Why art means good business for lawyers
Among the many – indeed, millions of – interesting things to have been revealed by the Panama Papers is the dispute over ownership of a painting worth up to US$25 million. The dispute involves Modigliani's Seated Man With A Cane, which the documents show is owned by the Nahmad family. A Paris art dealer claims that the painting was looted by the Nazis during World War II and wants it returned to its rightful owners.
Also on the subject of stolen art, it was announced in the Queen’s Speech in Parliament last week that a Bill will be introduced which, when passed, will mean the UK ratifying the 1954 Hague Convention for the Protection of Cultural Property in the Event of Armed Conflict. For more than six decades, successive UK governments have failed to ratify the Convention citing lack of parliamentary time. At the same time, there is to be a new offence of dealing in cultural property illegally exported from an occupied territory.
And, finally, the UK Competition and Markets Authority (CMA) may have to adjudge on a dispute between two UK art recovery agencies, the Art Loss Register (ALR) and the Art Recovery Group (ARG). Chris Marinello, a former specialist at ALR who launched ARG in 2013, has accused his former employees of trying to push him out of the market. The two competing firms have been in dispute since Mr Marinello launched a database of stolen, looted or missing works of art in January 2015. Litigation followed with ALR filing a High Court civil claim accusing their former employee and others of “the unlawful establishment and operation” of ARG, citing breach of contract, breach of confidence and “infringement of database rights”. The CMA has not said if it will investigate ARG's complaint.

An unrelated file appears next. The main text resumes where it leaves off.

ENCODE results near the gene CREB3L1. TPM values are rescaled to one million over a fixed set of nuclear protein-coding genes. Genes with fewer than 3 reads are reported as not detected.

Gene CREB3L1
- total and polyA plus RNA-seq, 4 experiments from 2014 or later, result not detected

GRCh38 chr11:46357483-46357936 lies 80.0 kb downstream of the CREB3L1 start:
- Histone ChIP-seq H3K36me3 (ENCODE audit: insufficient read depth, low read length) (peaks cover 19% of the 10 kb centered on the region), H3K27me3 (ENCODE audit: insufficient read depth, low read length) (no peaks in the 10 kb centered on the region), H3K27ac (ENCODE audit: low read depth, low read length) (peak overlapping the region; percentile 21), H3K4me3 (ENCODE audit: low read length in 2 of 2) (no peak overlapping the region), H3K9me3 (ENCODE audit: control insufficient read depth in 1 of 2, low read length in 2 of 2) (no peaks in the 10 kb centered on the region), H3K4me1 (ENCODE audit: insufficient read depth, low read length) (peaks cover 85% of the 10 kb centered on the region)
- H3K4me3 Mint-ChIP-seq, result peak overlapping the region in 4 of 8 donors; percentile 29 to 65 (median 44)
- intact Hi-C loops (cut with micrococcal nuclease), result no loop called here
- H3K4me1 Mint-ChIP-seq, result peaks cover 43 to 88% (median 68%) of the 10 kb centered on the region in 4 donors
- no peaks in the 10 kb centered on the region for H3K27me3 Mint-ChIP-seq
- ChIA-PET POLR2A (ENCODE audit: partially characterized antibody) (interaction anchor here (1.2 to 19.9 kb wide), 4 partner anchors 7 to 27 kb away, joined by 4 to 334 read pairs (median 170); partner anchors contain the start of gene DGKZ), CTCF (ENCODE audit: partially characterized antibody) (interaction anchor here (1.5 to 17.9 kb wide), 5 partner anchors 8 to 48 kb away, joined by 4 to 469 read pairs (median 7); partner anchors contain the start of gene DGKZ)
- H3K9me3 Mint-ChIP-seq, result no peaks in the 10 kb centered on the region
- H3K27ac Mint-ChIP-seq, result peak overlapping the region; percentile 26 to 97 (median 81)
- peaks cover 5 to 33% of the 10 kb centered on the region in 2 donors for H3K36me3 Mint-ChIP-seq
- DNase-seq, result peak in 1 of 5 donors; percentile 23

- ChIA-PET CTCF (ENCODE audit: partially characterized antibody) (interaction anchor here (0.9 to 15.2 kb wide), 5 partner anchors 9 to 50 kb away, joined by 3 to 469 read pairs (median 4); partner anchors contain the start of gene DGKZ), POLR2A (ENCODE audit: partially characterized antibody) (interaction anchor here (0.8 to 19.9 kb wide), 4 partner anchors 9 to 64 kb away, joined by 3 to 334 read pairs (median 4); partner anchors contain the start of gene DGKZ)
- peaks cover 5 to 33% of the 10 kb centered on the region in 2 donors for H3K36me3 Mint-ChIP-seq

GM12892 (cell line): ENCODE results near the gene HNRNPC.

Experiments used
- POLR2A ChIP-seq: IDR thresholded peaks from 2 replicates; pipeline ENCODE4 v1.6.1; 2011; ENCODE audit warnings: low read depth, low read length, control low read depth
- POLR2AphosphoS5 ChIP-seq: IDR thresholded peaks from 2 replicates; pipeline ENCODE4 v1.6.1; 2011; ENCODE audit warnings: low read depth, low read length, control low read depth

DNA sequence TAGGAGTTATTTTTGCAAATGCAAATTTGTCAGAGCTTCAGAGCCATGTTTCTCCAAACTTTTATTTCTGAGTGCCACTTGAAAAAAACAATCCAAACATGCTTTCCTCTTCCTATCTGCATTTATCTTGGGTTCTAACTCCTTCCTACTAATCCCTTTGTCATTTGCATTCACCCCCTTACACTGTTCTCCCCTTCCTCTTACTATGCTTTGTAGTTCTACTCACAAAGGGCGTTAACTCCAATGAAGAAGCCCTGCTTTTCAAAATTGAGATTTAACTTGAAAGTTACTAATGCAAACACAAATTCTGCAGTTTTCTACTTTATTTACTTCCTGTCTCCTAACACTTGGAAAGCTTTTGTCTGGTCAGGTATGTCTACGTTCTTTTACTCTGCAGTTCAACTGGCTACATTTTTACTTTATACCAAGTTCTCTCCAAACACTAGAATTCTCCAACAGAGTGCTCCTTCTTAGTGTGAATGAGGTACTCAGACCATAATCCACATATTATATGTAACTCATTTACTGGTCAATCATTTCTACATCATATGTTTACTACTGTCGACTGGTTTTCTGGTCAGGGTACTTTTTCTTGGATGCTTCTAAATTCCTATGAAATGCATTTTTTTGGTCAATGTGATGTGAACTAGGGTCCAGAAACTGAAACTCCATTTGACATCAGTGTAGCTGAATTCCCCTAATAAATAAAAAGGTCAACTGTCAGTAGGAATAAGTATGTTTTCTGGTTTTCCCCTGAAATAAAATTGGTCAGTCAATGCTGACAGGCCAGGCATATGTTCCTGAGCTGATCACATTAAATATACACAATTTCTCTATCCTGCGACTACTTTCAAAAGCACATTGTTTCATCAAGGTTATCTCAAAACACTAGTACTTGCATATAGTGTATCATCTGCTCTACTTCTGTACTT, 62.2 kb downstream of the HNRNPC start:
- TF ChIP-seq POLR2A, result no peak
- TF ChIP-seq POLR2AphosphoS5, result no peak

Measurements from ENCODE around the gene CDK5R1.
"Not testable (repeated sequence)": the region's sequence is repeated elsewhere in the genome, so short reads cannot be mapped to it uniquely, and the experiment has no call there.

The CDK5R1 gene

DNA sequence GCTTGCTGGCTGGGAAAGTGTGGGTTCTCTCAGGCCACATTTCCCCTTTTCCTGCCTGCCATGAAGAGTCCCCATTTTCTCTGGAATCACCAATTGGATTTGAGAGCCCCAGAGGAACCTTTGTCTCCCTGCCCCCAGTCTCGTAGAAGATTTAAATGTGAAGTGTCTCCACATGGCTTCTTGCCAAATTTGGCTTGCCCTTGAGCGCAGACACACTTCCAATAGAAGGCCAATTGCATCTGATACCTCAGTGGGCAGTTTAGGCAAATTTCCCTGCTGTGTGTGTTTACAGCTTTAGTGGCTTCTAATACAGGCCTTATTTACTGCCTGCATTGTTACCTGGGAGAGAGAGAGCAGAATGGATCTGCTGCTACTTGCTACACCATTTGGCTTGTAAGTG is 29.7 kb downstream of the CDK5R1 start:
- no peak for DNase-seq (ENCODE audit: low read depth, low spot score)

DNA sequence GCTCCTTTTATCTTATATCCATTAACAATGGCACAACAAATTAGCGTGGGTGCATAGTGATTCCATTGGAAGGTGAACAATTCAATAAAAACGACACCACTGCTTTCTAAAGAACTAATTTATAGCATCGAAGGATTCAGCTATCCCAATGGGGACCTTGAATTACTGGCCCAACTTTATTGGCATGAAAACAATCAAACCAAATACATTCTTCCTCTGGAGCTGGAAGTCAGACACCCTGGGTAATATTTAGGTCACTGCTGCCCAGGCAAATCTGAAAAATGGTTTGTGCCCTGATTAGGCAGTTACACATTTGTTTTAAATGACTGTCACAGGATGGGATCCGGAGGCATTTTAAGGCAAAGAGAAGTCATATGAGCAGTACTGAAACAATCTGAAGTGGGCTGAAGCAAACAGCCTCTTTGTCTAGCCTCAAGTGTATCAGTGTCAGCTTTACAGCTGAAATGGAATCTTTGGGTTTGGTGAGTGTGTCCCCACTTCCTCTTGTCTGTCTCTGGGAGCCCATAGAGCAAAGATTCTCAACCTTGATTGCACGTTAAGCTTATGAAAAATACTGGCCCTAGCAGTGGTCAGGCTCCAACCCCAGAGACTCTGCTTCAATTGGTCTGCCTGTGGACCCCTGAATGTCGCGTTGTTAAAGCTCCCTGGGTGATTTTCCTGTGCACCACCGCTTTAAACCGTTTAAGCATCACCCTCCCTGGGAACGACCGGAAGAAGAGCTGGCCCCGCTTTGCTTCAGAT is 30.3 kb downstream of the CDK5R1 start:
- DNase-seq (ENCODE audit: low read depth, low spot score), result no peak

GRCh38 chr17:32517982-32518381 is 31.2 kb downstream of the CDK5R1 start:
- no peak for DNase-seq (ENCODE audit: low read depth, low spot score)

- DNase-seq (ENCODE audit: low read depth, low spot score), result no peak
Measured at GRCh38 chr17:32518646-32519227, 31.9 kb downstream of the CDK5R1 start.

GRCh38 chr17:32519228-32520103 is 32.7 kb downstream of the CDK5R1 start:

What do all of these news items have in common? Law. Art law is a growing area of legal practice, to reflect the huge sums that are often at stake. With the global nature of the art market, the law embraces many jurisdictions and is consequently highly complex. For any barristers wishing to know more about this fascinating area of law, a seminar is due to be held on Tuesday 24th May at the Royal College of Surgeons in Lincoln’s Inn Fields. The seminar will be chaired by Lord Justice Vos and the speakers will be Richard Edwards QC, Adrian Parkhouse of Farrers & Co and Luke Harris of 5 Stone Buildings.
The event is being arranged by the Chancery Bar Association. For further information, contact: Francesca Compton on email@example.com
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